In 1995 the "Lucian Blaga" University of Sibiu awarded Stancu an honorary doctorate. He was also awarded an honorary doctorate by the "North University" of Baia Mare. He was elected an honorary member of the Romanian Academy in 1999. He also was an active collaborator of the Tiberiu Popoviciu Institute on Computing of the Romanian Academy He was an editor of Studia. Universitatis Babeș-Bolyai Mathematica, the Italian journal Calcolo. A Quarterly on Numerical Analysis and Theory of Computation, and editor-in-chief of the Romanian journal Revue d'Analyse Numérique et de Théorie de l'Approximation. In May 2002 the 'International Symposium on Numerical Analysis and Approximation Theory' was organised at the Babeș-Bolyai University of Cluj to honour Stancu's 75th birthday. The 'International Seminar on Approximation Theory and its Applications' was held at the Lucian Blaga University of Sibiu, 29 May-1 June 2014 "in honour of the memory of Academician Professor Dimitrie D Stancu and his lifetime contributions to the Approximation Theory". At this meeting, lectures included: Heiner Gonska, 'Academician Prof. Dr. D. D. Stancu (1927 - 2014): his influence on my mathematical work'; Voichita Adriana Radu, 'Academician Professor D. D. Stancu : a life time dedicated to the numerical analysis and theory of approximation'; and Andrei Vernescu, 'Acad. Prof. D. D. Stancu, a respectful remember and a deep homage'.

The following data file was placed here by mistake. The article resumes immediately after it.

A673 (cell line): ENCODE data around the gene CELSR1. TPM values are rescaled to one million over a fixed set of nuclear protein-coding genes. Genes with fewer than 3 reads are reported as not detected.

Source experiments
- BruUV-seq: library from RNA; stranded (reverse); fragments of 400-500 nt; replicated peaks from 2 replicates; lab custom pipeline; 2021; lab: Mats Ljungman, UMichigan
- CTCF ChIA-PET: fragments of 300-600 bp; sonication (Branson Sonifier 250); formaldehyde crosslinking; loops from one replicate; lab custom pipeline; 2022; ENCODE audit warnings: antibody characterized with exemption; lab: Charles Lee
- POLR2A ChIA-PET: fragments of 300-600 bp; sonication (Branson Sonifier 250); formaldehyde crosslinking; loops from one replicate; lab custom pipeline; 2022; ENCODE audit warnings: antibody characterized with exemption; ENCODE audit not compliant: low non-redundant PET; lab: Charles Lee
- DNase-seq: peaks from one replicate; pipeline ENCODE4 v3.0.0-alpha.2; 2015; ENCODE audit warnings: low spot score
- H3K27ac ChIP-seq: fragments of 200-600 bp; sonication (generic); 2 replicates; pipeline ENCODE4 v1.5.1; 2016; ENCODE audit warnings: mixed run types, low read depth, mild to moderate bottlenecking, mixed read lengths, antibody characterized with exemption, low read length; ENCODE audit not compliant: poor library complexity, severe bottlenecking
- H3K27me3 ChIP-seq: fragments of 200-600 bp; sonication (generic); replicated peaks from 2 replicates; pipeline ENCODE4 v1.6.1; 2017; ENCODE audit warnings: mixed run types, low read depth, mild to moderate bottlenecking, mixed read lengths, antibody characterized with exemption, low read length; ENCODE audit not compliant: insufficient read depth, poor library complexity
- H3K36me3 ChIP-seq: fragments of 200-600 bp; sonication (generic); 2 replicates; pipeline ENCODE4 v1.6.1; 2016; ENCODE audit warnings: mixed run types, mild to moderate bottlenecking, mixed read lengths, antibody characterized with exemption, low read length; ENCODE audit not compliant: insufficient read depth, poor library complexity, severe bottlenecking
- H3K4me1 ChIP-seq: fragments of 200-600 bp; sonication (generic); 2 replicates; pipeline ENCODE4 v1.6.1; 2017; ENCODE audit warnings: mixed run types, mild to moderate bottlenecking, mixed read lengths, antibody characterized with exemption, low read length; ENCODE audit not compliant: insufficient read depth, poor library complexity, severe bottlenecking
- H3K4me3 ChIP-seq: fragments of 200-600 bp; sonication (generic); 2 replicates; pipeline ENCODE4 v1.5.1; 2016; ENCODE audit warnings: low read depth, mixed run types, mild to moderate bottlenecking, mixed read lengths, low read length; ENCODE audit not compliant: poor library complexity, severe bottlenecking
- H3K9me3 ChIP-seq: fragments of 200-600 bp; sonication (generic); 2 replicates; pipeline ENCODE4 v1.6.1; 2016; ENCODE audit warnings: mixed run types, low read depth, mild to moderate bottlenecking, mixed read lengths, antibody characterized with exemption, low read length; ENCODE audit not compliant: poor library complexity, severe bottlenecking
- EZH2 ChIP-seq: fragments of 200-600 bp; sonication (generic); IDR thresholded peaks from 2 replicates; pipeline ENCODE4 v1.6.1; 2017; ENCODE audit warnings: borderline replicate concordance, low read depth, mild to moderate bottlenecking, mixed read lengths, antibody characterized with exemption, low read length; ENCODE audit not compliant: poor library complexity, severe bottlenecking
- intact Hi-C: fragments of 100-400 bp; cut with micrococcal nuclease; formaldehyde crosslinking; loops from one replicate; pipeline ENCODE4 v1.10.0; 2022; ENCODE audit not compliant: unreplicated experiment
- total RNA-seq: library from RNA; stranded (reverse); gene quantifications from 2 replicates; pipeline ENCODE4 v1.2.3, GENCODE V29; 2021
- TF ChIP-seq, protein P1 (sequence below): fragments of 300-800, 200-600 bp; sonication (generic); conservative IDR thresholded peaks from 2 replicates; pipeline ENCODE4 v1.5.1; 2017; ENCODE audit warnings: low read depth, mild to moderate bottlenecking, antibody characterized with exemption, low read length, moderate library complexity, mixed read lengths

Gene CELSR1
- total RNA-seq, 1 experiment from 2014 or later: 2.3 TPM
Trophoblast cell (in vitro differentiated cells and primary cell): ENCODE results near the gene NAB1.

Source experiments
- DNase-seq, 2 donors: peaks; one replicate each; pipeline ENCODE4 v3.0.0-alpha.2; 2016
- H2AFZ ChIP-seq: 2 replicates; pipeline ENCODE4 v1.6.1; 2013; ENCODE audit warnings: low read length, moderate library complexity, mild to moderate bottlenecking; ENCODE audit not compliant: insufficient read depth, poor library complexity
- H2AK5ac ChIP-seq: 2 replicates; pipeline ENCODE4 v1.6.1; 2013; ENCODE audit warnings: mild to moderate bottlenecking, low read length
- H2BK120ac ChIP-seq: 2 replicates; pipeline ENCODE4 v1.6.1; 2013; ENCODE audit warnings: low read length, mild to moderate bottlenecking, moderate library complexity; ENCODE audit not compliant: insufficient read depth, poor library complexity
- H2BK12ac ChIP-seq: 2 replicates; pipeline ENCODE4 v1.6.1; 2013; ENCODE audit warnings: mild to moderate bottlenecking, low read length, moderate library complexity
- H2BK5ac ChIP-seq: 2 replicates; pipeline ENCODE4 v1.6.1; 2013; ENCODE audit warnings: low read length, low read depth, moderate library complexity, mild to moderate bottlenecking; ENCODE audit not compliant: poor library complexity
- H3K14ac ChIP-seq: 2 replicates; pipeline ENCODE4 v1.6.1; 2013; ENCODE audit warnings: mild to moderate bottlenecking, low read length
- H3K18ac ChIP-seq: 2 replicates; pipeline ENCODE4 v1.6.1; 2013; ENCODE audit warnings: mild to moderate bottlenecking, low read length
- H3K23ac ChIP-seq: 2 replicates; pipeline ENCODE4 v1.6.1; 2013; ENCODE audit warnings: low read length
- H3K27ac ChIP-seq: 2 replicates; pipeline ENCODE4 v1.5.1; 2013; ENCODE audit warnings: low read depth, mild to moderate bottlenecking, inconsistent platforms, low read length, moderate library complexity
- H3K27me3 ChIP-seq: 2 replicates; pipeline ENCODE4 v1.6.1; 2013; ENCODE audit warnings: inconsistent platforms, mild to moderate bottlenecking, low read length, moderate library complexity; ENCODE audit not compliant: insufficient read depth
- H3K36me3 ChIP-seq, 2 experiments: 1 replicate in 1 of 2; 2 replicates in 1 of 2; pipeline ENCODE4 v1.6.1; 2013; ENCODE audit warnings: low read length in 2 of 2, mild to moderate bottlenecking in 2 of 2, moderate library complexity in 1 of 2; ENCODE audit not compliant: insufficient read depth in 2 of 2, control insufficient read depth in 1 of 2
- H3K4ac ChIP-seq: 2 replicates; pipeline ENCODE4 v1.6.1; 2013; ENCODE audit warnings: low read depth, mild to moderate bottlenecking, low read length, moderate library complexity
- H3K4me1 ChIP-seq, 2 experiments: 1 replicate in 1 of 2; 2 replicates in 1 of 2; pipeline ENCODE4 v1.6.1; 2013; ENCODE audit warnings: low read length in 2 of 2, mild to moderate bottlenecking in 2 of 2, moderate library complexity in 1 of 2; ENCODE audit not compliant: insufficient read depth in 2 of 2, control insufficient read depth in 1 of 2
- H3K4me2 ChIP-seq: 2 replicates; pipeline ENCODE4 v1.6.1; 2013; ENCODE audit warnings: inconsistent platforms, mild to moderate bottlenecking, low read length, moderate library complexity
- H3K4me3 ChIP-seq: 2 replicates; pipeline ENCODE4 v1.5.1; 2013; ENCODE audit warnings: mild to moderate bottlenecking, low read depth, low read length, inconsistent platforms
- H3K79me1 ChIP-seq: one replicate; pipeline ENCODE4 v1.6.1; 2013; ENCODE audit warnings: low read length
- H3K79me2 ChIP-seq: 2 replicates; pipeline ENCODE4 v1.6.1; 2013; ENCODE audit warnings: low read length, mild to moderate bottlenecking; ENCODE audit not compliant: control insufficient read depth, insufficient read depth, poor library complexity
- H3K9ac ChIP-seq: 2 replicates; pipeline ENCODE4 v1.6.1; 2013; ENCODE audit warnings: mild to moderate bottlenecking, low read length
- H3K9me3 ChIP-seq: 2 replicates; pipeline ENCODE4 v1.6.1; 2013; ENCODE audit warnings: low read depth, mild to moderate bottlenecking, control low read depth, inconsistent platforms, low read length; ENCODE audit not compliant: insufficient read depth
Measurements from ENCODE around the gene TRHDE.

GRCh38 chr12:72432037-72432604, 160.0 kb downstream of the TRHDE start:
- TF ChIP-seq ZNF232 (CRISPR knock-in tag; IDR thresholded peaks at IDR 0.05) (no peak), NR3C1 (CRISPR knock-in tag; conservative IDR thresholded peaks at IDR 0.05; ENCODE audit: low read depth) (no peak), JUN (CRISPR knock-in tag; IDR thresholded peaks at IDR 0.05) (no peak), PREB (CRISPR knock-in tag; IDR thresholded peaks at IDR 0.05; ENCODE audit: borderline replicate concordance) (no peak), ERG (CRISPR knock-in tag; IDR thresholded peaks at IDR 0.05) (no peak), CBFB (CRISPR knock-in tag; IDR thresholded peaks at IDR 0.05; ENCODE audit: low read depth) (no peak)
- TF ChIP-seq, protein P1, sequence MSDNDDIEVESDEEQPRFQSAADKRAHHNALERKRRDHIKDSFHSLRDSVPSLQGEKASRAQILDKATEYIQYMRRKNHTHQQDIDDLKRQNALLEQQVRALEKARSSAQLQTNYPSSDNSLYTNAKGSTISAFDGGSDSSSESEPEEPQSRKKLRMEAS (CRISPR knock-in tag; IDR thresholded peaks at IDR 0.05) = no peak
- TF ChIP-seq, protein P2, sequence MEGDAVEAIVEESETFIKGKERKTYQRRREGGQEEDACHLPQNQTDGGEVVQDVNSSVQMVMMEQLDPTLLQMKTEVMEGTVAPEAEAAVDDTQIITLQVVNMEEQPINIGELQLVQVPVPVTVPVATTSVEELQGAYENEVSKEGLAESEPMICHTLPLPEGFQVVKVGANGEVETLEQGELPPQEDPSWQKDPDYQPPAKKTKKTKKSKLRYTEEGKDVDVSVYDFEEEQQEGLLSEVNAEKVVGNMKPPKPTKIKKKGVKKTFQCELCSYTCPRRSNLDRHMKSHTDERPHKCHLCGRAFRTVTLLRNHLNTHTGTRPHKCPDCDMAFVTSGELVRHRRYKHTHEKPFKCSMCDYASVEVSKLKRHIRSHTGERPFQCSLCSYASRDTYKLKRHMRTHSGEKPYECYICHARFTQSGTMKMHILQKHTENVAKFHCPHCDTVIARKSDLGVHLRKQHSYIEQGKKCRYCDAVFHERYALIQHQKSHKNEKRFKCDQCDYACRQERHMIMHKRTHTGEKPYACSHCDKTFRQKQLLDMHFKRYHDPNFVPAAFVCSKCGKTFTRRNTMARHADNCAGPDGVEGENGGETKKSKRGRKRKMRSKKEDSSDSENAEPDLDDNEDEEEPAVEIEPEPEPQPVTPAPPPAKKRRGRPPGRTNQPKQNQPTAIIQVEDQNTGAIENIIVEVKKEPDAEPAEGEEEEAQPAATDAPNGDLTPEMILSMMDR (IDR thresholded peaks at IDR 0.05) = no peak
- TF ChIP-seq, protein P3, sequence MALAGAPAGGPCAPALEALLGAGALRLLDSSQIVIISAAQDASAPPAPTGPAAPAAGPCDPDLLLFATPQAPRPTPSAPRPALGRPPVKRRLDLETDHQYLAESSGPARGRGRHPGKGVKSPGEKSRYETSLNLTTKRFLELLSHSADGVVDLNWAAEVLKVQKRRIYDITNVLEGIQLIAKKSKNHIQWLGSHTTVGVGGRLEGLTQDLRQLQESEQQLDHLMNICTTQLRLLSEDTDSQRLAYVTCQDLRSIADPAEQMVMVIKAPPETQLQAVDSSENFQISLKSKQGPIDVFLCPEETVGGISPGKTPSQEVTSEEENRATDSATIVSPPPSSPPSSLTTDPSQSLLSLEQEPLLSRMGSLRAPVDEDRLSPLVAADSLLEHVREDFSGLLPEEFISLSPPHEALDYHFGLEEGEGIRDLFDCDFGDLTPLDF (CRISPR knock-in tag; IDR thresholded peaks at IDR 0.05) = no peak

Dimitrie D Stancu was married to Felicia, who was also a mathematician teaching at the Babeș-Bolyai University of Cluj. They had two daughters, Angela Stancu (born 1957) and Mirela (born 1958), who both became secondary school teachers of mathematics. The authors of [2] write (we have changed their words to the past tense):-

He had the extraordinary ability to touch deeply the lives of all whom he associated, whatever their background and experience. He had a warm and sensitive personality. One of the really remarkable things about Dimitrie D Stancu's commitment to mathematics was that he knew how to hand it on others. In this way he inspired many students and colleagues to do some of their best work. His door was always open to them. Professor D D Stancu was an important - a very influential - mathematician. He was a mathematician whose work possessed power, grace and beauty. He was a wonderful human being and a brilliant and profound mathematician.
Stancu died at Cluj-Napoca in April 2014.

Article by: J J O'Connor and E F Robertson

November 2014
MacTutor History of Mathematics